Dawkins, Harris and atheists in general can’t have it both ways: you can’t say, on the one hand, that the vast majority of humans have been epistemologically, behaviorally and morally duped by religion throughout history and even into the present, and then, on the other hand, say that we can rely on an “innate sense of ethics and morality” as the foundation of our new ‘atheist morality’ as a trustworthy guide to right and wrong. In portraying religion in such an absolute, unnuanced way as unmitigated evil, atheism inevitably undermines the concept that the human mind is fit and adequate to set moral standards on its own. If human thought-processes have been so devastatingly wrong before, why should we now trust our thought-processes now? Maybe the new atheism is only the herald of a new darkness. Thus, given our history with religion, our alleged “innate sense of ethics and morality” is not at all reliable at all having failed us so deeply and so long before. The fact that atheists have always been, historically speaking, a tiny minority even among major philosophers, shows that this “innate sense of ethics” – if it even exists – is not powerful enough to play a role as a foundation for ethics for all of humanity. That is why Kant, who denied all proofs of God’s existence, re-introduces God in his “postulatory theism.”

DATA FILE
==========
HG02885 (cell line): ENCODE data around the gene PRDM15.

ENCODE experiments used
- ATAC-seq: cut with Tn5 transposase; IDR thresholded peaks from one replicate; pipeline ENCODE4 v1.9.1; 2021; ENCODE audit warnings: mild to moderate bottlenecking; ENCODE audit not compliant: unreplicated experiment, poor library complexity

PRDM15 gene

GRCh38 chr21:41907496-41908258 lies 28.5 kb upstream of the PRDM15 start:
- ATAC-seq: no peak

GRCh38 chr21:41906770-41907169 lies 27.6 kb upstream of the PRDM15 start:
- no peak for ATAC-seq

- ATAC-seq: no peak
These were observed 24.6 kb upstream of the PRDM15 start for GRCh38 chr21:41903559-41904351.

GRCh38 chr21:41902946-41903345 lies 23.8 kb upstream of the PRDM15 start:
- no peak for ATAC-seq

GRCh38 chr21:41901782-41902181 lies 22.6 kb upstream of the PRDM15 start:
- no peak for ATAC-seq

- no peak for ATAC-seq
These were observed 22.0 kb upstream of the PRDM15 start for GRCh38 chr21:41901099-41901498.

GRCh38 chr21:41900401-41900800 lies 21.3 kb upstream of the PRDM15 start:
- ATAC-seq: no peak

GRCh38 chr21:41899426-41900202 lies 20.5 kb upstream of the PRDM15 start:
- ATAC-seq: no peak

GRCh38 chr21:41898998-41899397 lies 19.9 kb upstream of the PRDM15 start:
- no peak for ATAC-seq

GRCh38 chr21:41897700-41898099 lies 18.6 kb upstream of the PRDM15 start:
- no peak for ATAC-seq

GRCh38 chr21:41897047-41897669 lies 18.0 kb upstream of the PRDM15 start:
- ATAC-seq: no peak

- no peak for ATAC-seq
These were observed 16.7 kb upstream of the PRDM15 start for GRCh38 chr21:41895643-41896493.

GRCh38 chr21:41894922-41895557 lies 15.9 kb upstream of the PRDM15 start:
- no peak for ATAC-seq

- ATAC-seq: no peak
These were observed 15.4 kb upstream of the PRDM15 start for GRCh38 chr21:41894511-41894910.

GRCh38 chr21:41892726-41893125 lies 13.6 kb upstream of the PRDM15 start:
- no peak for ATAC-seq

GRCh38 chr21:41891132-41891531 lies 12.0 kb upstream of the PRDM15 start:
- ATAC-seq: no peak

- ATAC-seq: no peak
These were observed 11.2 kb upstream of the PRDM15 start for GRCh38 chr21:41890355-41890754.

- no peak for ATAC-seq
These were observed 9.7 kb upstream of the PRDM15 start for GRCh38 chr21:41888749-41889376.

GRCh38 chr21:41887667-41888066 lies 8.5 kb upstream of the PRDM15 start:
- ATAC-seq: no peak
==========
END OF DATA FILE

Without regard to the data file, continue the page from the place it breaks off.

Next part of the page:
When atheists refer to the morals that people have taught their children etc. they forget their own ethical parasitism, i.e. they have simply absorbed through social custom and law the ethical principles that religion has long established. None of these people grew up in a complete religious vacuum. They are simply piggy-backing on religiously established morals – and claiming to have thought these out for themselves. I say ‘claim’ because I have yet to read a new atheist text which a writer develops a moral argument that is new, i.e. never seen before in religion and/or philosophy. They are not as original as they think. The only atheists who developed a genuinely new ethical position were Nietzsche and Marx. Nietzsche’s views were so vaguely expressed (more smoke and steam than substance) that both Nazis and anti-Nazis were able to appropriate him and the views of Marx led to the establishment of the bloodiest regimes in history, far outstripping the violence perpetrated by religion or even the Nazis. And remember: Marxism is programmatically atheist to the point where “Scientific Atheism” was a required subject from early grades through university. I have yet to see any atheist writer deal adequately with the Communist record as an example of atheist morality.